Stanford alum’s debut novel gets National Book Critics recognition
The reaction on YAA GYASI‘s Facebook page to the news that her debut novel Homegoing was the 2016 recipient of the National Book Critic Circle’s John Leonard Prize was swift: 379 likes; 22 comments; and 19 shares. And that was before dawn.
The John Leonard Prize was established to recognize outstanding first books in any genre. National Book Critics Circle honors are arguably one of the most prestigious awards in the publishing industry.
Gyasi ’11 was a sophomore English major when she obtained the Chappell-Lougee grant that sent her to Africa. That trip sparked her literary quest.
In 2016, during a visit to Stanford, Gyasi told an audience at the Stanford Women’s Community Center that the narrative she constructed over the following years, first at Stanford, then at the University of Iowa Writers Workshop, is an account of slavery’s legacy, stretched over eight generations and two countries.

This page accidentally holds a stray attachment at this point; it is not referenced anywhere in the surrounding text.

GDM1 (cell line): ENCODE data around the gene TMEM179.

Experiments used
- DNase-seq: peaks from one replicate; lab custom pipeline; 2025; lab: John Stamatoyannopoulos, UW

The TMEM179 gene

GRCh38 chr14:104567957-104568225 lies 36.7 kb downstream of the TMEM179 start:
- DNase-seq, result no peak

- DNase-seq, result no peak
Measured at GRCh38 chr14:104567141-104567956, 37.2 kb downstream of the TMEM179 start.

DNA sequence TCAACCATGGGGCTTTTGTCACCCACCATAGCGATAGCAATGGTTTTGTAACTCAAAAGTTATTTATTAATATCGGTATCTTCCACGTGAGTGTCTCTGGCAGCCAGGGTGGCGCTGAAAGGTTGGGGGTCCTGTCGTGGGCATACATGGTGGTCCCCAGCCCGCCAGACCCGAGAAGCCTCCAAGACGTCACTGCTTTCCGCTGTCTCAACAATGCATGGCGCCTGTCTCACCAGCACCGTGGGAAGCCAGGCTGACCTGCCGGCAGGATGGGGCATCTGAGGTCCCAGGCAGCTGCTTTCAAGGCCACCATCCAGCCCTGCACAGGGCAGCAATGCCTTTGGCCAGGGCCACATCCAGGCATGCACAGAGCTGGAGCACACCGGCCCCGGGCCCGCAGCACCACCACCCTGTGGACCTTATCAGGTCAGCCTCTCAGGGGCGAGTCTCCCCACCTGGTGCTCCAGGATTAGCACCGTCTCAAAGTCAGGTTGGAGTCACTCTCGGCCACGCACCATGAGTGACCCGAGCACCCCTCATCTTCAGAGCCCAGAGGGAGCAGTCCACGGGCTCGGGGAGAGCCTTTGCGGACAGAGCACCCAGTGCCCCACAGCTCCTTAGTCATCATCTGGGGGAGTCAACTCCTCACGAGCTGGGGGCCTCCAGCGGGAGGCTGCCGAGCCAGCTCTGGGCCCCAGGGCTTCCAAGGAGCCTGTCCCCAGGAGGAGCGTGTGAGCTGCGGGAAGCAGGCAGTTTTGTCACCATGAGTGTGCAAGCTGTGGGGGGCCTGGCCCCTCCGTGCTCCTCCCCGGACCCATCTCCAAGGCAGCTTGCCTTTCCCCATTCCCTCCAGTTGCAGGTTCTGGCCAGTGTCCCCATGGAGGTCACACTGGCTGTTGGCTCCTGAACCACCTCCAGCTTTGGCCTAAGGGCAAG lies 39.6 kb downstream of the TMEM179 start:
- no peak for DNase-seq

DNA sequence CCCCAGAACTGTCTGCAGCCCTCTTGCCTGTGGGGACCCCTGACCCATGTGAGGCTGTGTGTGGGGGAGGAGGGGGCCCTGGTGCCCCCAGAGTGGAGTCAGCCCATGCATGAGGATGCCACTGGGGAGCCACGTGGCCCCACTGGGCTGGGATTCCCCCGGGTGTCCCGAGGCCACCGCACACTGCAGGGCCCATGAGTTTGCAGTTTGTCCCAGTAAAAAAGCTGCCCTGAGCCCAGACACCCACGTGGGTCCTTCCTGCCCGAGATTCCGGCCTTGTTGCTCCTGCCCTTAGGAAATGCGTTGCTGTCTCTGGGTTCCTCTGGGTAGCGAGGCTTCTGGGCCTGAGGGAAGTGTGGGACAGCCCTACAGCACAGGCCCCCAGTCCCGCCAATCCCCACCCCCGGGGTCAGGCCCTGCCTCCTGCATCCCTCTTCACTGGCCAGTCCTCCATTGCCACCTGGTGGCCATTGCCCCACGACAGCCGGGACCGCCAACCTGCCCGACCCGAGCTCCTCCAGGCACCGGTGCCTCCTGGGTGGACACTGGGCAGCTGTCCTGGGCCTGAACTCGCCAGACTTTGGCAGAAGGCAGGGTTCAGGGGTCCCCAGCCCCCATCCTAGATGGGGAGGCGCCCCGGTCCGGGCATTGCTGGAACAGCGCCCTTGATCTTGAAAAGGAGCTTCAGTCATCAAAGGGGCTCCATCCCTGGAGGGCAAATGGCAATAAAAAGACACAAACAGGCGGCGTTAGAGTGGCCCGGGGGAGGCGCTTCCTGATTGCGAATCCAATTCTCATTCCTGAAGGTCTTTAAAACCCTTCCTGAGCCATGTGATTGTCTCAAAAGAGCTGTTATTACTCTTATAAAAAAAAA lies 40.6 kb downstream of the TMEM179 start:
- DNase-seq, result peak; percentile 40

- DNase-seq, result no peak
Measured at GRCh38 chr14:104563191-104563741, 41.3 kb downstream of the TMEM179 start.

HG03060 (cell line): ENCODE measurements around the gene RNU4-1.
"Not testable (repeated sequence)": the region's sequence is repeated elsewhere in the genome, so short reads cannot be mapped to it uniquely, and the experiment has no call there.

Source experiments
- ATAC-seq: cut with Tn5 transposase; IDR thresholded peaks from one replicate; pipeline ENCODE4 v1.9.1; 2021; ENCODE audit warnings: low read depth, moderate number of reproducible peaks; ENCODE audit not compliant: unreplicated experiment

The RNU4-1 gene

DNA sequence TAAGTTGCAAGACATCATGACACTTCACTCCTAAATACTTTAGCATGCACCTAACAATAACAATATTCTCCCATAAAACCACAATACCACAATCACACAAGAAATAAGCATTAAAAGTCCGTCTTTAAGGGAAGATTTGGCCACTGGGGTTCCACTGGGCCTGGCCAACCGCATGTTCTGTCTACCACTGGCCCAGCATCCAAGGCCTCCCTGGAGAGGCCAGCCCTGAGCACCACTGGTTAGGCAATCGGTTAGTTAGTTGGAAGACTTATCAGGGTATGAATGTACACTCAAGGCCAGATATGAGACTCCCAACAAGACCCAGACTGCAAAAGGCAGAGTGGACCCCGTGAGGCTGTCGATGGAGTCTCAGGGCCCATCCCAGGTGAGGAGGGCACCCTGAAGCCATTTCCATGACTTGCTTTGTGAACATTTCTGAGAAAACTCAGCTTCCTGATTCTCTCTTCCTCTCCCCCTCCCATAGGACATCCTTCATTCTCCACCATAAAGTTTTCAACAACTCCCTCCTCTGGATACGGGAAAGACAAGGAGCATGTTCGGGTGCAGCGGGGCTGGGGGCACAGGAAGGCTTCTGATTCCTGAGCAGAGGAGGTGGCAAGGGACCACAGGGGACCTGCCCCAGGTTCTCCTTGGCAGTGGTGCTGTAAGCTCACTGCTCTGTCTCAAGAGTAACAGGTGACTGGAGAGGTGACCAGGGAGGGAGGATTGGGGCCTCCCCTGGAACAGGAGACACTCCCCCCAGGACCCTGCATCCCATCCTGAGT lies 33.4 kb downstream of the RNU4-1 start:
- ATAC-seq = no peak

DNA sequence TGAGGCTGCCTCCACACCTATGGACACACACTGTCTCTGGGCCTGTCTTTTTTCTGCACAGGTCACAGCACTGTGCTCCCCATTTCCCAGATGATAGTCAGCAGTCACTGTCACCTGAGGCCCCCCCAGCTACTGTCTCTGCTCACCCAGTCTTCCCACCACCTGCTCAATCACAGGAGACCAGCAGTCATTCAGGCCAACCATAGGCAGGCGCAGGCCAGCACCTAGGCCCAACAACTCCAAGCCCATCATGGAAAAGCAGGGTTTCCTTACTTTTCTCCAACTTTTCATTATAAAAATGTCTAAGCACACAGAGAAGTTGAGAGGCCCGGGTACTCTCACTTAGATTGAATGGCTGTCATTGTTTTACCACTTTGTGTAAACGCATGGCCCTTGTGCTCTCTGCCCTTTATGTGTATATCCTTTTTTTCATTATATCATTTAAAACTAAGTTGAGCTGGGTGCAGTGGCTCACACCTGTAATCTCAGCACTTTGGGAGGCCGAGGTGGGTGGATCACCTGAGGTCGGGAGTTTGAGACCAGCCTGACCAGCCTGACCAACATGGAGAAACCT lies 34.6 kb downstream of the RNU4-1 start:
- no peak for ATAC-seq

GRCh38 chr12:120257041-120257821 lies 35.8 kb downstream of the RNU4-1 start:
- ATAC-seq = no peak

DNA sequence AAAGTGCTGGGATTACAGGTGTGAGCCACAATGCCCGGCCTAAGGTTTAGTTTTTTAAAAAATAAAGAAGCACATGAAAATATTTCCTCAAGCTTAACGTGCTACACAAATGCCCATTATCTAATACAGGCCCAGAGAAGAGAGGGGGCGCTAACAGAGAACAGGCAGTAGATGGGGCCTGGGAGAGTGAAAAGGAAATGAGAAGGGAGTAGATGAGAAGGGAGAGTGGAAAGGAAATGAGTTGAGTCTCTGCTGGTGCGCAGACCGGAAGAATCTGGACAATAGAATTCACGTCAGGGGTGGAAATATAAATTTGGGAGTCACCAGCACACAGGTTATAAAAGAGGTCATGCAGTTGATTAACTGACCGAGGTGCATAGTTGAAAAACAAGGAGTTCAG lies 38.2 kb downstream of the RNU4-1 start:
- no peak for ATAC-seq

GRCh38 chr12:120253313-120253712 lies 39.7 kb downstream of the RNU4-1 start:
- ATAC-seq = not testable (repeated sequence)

Homegoing’s plot even takes place in the familiar confines of the Stanford campus, she told the audience. In Green Library’s Lane Reading Room, the character Marcus, a graduate student struggling with a thesis topic, has an epiphany that ties together the themes of the book.
One reviewer said Gyasi’s Homegoing gave “rare and heroic voice to the missing and suppressed.”
Also recognized by the National Book Critics Circle for 2016 was Robert Pinsky, the former U.S. Poet Laureate who is currently the Mohr Visiting Poet at Stanford. Pinksy is a finalist in the poetry category for his book At the Foundling Hospital. Pinsky will be giving a reading of his work on Wednesday, Jan 25, at 8 p.m. The event is free and open to the public.
Watch Yaa Gyasi interviewed by Tavis Smiley